Monday, January 24, 2022
Christopher J. Ryan, Jr. & Meghan Dawe have published Mind the Gap: Gender Pay Disparities in the Legal Academy in Volume 34 of the Georgetown Journal of Legal Ethics. The authors conclude:
The distribution of salaries of law professors in our analysis indicates that, of the 1,051 respondents who reported their earnings, 64.6 percent earn below $150,000 annually and 35.4 percent earned at above that threshold. Looking at the intersection of gender and race, we observe white women and women of color earned salaries of $150,000 or greater at far lower rates than white men, by nearly 15 percentage points and by 25 percentage points, respectively. In fact, on average, women of color and white women earn more than $24,000 and nearly $14,000 less than white men, respectively. Men of color earned salaries at or exceeding $150,000 at roughly comparable rates to white men, but on average, men of color earn more than $7,000 less than white men.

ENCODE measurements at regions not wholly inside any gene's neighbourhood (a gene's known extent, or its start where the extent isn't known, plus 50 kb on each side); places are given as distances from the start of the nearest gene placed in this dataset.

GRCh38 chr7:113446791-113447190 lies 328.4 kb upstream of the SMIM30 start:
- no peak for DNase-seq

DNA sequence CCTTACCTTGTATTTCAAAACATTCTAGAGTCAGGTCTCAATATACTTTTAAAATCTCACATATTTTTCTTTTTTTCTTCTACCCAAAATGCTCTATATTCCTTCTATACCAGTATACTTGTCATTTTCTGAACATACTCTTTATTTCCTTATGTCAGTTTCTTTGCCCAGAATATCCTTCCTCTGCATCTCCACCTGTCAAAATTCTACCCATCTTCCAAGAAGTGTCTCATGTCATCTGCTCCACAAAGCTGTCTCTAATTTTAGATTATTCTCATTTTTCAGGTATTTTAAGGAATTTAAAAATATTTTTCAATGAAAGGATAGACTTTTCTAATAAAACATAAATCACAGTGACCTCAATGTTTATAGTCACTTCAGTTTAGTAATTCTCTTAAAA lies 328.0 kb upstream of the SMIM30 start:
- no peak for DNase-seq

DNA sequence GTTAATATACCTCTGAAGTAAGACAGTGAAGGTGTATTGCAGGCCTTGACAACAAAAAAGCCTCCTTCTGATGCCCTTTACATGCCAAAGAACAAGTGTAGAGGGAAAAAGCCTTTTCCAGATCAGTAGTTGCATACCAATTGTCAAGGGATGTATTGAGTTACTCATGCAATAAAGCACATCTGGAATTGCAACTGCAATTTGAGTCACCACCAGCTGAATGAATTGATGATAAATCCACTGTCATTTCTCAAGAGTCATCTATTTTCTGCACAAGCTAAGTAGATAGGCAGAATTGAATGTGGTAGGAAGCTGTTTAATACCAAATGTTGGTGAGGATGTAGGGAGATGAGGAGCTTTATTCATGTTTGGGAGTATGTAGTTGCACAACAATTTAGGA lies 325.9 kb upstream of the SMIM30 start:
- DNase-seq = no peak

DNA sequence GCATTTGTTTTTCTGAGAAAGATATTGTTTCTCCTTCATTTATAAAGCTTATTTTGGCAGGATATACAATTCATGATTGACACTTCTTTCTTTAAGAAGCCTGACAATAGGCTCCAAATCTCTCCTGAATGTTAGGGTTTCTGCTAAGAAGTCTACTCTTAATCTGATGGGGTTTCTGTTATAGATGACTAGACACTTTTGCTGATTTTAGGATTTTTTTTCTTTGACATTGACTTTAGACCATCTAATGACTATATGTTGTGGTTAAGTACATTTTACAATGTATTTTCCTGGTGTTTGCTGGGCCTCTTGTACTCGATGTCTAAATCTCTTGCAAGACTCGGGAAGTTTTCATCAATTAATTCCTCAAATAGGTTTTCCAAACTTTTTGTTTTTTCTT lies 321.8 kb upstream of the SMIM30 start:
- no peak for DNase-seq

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A wealth of research has demonstrated that the gender wage gap in the legal profession is both pervasive and persistent. Our investigation of a rich and unique dataset of tenured law professors reveals gender stratification in the legal academy, clearly demonstrated by our finding that tenured women law professors—and especially women of color—receive lower compensation than their male colleagues. We find evidence that women law professors are very likely to earn lower salaries and additional income than men, even when they both enjoy the same protection of tenure. Moreover, we find that gendered earnings disparities are experienced more acutely by women of color. In addition to documenting that gendered earnings disparities exist, it is important to examine the mechanisms that underly these persistent forms of gender—and racialized—inequality. Our findings demonstrate the salience of human capital and social capital in mediating the relationship between gender and earnings in the legal academy.